The Ruby Mountains are one of the most iconic places in Nevada. They are a major attraction for outdoor recreation of all kinds, generating millions of dollars for the state’s economy. In particular, the Rubies are a very popular hunting and fishing destination and home to many species of game including mountain goats, bighorn sheep, elk, various game birds, several species of fish, and other animals including Nevada’s largest mule deer herd.
These deer spend summers in the high mountains, but, as winter snows set in, they begin seasonal migrations to their historic wintering grounds. Some of these deer make a months-long journey along corridors to winter range as far as 100 miles away. Human activities in the path of these animals can disrupt their migration, stressing them at a time when they are already struggling through the harsh conditions of winter.
In 2017, anonymous requests were made to the Forest Service to lease 54,000 acres in the Rubies for oil and gas development. Fortunately, the Forest Service denied those requests, but the threat still exists.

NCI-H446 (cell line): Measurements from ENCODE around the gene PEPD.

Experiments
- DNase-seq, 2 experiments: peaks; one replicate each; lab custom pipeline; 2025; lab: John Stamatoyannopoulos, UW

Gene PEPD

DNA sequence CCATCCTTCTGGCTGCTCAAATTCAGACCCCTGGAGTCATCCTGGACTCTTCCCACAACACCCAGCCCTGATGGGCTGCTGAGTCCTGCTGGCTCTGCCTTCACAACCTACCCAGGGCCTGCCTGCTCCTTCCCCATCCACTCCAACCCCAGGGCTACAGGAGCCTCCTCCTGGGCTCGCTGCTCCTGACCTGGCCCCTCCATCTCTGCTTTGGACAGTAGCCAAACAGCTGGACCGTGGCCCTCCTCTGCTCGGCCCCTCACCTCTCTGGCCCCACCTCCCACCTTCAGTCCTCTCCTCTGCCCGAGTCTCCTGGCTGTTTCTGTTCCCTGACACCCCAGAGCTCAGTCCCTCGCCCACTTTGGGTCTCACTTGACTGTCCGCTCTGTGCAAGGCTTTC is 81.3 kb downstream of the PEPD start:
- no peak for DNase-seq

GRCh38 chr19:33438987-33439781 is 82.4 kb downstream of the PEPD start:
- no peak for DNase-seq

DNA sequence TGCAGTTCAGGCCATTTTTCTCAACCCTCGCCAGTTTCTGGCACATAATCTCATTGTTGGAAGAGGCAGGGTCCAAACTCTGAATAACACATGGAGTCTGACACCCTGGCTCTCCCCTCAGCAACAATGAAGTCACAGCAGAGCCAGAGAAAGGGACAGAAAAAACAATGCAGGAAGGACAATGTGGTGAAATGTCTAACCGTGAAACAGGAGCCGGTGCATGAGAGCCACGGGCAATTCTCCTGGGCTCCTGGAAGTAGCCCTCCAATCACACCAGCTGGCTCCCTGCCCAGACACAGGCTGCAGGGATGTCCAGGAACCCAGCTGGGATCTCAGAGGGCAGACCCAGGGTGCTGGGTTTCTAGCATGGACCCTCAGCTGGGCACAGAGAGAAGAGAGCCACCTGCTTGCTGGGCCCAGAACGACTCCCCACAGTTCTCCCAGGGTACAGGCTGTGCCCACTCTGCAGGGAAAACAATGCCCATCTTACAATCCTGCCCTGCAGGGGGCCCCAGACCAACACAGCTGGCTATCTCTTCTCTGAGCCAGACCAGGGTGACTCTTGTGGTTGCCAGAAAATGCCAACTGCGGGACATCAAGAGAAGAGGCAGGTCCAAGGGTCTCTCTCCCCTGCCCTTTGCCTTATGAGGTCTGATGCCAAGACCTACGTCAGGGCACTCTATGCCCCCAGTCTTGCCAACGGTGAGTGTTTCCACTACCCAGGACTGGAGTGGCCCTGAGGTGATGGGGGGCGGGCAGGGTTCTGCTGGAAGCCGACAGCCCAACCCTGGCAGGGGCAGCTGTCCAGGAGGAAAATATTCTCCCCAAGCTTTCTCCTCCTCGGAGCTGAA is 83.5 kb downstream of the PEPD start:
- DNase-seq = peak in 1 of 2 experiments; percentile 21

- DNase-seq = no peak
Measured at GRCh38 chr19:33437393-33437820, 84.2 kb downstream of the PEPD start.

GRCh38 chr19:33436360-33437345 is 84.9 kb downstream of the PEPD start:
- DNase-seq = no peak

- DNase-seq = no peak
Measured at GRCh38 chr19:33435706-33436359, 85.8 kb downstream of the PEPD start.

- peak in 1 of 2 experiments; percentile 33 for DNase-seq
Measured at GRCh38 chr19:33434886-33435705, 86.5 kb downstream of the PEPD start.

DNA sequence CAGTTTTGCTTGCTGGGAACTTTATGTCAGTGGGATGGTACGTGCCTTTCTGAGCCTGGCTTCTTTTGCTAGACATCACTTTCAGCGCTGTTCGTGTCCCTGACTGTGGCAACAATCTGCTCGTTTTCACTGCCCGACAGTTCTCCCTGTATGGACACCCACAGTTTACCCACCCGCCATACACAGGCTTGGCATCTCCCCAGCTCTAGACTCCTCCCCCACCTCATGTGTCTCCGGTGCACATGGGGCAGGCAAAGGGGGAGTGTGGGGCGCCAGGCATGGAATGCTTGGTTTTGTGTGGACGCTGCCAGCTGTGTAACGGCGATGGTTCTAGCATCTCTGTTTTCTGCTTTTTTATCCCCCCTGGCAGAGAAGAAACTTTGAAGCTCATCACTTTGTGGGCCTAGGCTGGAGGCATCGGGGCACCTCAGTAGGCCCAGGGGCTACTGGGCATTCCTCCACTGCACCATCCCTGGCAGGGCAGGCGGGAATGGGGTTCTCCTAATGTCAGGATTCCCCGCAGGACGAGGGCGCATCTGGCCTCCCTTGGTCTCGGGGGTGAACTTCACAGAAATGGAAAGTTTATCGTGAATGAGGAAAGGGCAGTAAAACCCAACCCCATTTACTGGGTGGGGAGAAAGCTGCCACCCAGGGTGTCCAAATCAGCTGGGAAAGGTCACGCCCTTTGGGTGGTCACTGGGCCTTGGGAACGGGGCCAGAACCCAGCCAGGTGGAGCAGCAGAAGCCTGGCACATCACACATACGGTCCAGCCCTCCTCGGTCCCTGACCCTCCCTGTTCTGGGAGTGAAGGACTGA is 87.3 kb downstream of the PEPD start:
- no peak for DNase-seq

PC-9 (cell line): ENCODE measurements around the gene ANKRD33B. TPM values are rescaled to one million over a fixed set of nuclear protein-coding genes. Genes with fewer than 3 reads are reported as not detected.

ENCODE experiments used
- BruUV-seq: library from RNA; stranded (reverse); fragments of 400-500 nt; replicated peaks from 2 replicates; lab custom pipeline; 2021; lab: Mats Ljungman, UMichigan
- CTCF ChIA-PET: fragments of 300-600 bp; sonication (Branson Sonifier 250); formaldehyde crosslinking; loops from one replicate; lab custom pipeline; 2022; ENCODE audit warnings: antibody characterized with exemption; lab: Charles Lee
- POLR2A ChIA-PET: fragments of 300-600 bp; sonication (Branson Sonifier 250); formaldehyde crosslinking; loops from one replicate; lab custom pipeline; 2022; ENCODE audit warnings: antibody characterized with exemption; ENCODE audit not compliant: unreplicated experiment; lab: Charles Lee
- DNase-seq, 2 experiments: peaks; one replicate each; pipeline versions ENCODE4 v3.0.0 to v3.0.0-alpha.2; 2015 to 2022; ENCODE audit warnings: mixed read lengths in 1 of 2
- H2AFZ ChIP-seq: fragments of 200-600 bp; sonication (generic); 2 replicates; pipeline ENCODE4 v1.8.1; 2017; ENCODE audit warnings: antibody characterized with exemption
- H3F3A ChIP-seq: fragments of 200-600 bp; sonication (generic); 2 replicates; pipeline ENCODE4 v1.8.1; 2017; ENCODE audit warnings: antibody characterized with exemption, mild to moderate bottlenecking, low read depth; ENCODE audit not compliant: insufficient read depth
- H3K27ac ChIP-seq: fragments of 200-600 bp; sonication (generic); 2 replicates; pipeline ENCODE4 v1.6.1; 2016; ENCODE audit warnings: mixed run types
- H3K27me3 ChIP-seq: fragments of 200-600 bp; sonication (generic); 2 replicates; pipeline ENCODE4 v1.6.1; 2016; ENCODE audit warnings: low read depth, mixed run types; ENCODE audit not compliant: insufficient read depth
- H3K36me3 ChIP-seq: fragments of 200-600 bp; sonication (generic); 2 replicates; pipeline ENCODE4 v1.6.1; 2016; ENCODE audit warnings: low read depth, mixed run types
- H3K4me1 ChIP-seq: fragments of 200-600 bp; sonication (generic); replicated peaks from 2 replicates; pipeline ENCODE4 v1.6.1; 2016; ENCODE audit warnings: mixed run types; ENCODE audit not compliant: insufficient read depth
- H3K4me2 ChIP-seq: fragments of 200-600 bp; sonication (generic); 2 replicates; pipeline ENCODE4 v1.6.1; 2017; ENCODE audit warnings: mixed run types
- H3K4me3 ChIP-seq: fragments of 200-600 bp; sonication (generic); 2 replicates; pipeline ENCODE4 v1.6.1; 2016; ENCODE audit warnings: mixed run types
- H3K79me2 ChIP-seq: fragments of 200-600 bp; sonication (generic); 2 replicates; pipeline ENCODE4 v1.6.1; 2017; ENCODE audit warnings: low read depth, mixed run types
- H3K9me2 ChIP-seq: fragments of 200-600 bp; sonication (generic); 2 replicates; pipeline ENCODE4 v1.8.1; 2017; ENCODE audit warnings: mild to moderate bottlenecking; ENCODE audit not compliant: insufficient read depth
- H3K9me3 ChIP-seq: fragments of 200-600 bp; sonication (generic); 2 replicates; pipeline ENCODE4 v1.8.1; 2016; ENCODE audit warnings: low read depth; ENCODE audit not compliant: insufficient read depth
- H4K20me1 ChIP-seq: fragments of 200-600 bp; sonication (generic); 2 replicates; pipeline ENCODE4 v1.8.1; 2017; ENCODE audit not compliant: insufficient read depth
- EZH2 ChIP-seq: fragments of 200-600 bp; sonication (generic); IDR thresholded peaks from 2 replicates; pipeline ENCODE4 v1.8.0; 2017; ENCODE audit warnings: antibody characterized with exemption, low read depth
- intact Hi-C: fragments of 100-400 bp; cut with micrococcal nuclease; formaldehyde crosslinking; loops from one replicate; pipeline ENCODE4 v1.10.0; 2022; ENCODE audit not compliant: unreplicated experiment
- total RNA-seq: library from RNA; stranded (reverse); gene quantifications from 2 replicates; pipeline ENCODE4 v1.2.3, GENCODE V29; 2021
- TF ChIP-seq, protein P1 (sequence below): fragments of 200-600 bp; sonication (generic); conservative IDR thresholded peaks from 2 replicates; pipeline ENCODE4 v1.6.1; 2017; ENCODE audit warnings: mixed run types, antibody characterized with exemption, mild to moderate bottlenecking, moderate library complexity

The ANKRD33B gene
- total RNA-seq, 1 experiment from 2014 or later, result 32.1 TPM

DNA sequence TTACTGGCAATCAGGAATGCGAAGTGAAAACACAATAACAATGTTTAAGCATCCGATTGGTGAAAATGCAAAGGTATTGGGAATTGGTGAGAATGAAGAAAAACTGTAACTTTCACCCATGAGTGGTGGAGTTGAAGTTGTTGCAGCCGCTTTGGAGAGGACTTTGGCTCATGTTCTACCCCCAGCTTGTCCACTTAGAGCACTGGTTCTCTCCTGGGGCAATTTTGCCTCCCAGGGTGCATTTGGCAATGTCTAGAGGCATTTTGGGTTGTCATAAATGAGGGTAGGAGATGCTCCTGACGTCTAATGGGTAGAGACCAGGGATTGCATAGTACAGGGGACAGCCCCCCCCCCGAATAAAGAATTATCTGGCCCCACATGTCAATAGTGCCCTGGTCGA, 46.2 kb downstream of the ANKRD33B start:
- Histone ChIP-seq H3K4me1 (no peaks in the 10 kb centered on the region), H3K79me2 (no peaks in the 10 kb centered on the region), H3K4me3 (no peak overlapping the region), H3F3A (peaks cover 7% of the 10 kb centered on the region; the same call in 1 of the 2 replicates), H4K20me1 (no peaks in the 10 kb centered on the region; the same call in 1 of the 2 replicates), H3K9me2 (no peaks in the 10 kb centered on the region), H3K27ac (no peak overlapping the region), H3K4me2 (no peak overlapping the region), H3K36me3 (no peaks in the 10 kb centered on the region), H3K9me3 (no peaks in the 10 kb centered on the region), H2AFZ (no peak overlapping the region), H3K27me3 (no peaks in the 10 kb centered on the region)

Energy development in the Ruby Mountains would cause irreparable harm to the deer herd and many other precious resources. That’s why Senator Catherine Cortez Masto introduced legislation in 2019 to withdraw the Ruby Mountains from oil and gas leasing. The bill has been through two hearings in the Senate where it received no opposition.
In March 2020, Congressman Mark Amodei introduced a nearly identical House bill as part of a larger package of legislation. This type of bipartisan and bicameral legislation is very rare these days, showing how important protecting the Rubies is to Nevadans.
In short, there are many other places to explore for energy with higher potential and less at stake. Senator Masto and Congressman Amodei need to know they have your support.
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